As a not-so-new-but-still-a-novice electronic enthusiast, I recently have my second version ATTINY84 board in my hands and have everything soldered on, program burned.
What this custom AVR board does is collect signal from 1 or 2 piezo sensors, translate that signal into a C structure, and transmit that structure wireless via a cheap NRF24L01 module I bought from the ubiquitous site: taobao.com(淘宝). I have another NRF24L01 module, which receives the structure and decomposes it if it is valid, then sends via SPI interface the decomposed data to an Arduino UNO, which is turned into a class-compliant USB MIDI device. This Arduino uses this data to compose a standard MIDI message and send it to a Mac via USB cable.
Everything seems to work well, except one little glitch: the microcontroller freezes after the first sensed signal and never goes on. I solder an extra 47uH capacitor between Vraw and GND to ease out the sudden voltage rise, but nothing changes. Luckily I have a friend Google(well, not a so friendly friend because I live in China). After a few hours of googling, I get some hint from this post, then I burn another bootloader with attiny addon inside Arduino IDE to use the internal 8 MHz oscillator as the clock source, then the freezing goes away. As per my understanding, wrong fuses must be the cause. After searching for the correct fuse values, I get this advice: Always go with the longest setting 14CK + 65ms unless you know for a fact your clock source needs less time and 65ms is too long to wait. I take this advice and re-calculate fuses with this utility: Engbedded Atmel AVR® Fuse Calculator, then write the result to the ATTINY84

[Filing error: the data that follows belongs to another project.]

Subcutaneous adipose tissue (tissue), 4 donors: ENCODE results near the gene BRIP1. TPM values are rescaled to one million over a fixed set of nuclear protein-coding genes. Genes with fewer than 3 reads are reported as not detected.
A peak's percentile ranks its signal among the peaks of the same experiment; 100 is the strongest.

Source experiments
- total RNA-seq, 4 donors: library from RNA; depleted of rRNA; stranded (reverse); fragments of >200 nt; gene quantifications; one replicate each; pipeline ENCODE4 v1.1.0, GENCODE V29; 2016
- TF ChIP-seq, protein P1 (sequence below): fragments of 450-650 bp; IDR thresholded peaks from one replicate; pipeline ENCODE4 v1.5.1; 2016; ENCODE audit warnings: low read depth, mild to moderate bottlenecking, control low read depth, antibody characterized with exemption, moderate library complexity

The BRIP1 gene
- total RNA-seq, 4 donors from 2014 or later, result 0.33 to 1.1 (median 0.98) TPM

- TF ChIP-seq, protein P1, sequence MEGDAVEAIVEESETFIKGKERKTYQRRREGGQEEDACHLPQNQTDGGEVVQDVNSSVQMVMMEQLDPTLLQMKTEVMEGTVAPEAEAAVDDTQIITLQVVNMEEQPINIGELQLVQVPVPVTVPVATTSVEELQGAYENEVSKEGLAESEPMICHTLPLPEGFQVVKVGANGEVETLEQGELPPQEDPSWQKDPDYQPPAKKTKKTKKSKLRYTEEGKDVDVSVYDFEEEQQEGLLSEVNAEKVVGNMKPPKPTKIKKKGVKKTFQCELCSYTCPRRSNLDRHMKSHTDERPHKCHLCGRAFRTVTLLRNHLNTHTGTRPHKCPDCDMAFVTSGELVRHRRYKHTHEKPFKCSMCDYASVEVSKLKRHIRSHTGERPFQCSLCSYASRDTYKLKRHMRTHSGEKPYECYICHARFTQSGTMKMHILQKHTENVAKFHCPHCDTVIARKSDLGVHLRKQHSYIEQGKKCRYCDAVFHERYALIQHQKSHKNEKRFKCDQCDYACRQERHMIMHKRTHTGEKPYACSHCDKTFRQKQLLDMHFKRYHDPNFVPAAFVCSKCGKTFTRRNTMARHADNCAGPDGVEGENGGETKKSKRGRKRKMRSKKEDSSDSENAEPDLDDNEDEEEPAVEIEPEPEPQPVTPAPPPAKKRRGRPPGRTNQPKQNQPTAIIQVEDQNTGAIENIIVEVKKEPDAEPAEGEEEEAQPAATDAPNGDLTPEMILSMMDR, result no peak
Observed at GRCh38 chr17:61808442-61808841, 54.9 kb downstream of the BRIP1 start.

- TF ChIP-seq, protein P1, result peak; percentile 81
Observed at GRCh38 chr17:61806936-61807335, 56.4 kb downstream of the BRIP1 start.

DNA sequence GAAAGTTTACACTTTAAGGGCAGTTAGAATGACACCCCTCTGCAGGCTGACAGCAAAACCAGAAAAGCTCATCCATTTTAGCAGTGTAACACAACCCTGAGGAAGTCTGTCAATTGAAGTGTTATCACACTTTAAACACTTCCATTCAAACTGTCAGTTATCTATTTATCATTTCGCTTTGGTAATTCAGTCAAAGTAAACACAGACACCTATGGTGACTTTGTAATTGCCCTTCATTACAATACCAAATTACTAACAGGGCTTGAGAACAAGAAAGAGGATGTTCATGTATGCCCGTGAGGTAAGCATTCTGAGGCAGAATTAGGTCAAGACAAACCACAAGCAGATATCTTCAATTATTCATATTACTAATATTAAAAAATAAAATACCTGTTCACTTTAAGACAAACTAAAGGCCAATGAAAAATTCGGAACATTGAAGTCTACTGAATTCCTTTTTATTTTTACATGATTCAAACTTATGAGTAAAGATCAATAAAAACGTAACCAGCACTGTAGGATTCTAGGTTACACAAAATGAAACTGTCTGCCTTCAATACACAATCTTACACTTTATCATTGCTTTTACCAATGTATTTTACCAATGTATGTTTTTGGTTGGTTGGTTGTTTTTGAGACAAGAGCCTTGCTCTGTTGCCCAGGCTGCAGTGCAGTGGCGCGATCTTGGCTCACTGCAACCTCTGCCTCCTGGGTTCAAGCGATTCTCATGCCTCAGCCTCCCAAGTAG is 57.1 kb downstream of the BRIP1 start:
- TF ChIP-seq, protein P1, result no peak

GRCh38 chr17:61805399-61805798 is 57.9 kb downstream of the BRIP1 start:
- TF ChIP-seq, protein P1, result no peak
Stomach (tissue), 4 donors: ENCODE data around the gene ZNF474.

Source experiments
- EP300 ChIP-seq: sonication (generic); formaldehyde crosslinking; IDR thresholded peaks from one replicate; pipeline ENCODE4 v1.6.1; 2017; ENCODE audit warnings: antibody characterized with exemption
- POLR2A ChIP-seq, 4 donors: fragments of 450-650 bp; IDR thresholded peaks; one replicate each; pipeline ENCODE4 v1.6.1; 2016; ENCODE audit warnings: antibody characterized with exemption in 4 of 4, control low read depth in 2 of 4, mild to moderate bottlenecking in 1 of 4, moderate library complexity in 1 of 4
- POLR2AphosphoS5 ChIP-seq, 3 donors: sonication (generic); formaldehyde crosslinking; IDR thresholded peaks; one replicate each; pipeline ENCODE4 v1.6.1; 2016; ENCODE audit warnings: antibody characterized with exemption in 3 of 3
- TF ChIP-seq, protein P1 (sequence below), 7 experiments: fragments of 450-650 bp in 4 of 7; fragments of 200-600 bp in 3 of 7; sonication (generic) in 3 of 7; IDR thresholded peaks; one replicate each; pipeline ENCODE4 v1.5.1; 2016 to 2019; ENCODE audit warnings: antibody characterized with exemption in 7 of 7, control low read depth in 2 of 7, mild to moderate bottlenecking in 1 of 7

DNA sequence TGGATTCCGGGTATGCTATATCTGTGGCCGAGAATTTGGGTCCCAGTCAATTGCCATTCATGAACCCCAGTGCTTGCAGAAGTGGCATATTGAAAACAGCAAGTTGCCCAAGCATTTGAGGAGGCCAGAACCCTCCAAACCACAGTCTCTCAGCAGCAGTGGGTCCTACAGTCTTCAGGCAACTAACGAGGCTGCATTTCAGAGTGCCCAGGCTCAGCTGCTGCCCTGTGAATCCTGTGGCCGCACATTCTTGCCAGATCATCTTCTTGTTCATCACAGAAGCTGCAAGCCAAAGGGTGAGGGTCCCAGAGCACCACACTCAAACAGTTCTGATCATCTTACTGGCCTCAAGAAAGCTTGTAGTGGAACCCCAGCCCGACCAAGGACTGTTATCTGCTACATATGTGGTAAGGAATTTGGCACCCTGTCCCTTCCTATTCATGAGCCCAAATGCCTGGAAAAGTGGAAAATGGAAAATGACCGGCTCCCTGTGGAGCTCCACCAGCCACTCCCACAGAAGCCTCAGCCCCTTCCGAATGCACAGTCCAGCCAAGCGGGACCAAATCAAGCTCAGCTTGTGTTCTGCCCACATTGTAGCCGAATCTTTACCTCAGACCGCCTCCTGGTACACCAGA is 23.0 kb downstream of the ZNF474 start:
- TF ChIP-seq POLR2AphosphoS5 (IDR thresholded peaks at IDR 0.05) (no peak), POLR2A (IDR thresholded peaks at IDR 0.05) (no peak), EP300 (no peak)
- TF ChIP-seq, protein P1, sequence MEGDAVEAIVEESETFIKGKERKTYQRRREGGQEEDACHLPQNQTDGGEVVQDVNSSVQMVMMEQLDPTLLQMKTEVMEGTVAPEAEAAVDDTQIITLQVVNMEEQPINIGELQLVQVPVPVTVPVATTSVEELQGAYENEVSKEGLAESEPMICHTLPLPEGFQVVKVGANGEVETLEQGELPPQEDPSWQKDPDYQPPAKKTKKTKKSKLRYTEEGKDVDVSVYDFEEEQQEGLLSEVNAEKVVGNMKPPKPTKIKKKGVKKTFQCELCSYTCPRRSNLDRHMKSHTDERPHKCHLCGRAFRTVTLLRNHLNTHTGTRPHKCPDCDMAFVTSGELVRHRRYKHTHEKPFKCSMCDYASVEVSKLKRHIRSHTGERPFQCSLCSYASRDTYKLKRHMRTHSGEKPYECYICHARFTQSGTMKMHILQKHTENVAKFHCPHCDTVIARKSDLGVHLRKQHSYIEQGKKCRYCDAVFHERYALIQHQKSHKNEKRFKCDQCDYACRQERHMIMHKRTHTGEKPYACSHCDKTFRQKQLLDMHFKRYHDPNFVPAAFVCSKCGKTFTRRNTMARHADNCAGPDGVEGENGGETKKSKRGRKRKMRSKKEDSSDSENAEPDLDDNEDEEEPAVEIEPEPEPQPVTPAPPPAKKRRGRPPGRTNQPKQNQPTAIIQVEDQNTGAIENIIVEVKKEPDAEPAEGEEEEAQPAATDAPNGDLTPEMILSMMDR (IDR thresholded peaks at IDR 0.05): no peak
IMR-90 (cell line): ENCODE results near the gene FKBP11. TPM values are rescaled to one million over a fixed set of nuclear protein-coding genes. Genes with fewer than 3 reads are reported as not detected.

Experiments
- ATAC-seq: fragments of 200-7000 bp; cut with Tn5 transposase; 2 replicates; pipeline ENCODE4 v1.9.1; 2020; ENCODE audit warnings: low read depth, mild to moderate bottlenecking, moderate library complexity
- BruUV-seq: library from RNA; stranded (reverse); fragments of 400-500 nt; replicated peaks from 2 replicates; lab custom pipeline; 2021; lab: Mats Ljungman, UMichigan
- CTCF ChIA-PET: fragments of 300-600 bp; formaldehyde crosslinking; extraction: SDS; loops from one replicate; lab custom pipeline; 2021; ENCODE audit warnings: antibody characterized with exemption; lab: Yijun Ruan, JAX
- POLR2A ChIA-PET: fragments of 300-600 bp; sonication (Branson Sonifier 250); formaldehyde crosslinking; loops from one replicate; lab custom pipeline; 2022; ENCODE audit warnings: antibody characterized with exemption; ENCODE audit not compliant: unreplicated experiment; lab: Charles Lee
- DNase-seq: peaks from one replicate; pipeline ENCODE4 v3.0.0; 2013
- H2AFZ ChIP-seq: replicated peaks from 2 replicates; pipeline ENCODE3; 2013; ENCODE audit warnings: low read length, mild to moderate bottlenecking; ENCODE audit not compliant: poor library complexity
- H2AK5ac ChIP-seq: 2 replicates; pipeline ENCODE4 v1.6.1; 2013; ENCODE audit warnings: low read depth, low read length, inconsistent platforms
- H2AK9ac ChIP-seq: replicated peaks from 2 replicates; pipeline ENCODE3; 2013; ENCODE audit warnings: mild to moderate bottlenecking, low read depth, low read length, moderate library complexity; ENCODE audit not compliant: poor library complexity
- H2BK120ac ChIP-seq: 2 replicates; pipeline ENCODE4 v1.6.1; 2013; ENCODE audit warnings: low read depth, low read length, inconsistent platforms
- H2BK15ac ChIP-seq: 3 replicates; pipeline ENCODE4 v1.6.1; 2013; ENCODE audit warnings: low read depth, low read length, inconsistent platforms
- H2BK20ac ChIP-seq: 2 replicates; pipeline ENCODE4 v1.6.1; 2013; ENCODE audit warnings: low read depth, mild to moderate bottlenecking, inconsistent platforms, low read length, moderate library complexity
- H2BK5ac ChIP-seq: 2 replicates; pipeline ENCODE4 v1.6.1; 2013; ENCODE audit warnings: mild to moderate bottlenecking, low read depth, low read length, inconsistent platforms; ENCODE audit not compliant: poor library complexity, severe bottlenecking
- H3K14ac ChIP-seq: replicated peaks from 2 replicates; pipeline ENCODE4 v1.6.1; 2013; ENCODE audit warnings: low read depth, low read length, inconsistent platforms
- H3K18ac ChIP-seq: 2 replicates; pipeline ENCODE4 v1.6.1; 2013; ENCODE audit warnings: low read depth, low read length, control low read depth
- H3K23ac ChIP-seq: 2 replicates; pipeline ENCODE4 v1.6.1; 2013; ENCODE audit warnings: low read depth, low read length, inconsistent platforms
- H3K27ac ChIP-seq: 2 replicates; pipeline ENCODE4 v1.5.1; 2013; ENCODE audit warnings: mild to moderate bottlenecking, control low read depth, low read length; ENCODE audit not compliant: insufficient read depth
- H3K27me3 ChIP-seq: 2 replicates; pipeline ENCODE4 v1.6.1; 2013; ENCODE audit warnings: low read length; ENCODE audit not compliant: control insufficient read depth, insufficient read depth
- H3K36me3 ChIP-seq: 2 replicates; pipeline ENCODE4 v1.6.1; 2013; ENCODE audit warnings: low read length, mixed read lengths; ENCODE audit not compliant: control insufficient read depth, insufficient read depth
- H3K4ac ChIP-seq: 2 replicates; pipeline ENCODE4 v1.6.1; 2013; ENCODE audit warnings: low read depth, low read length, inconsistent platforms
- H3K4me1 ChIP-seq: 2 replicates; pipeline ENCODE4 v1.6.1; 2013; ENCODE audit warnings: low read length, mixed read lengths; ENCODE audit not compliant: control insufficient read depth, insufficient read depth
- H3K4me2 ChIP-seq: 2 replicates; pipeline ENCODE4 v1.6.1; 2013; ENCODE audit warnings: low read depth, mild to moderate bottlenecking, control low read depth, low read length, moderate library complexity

avrdude -p attiny84 -c usbasp -C /Applications/Arduino.app/Contents/Java/hardware/tools/avr/etc/avrdude.conf -U lfuse:w:0xff:m -U hfuse:w:0xdf:m -U efuse:w:0xff:m
Voila! The 20 MHz external crystal oscillator works, too, and the indicator LED blinks as expected, so I can move on to improve my code.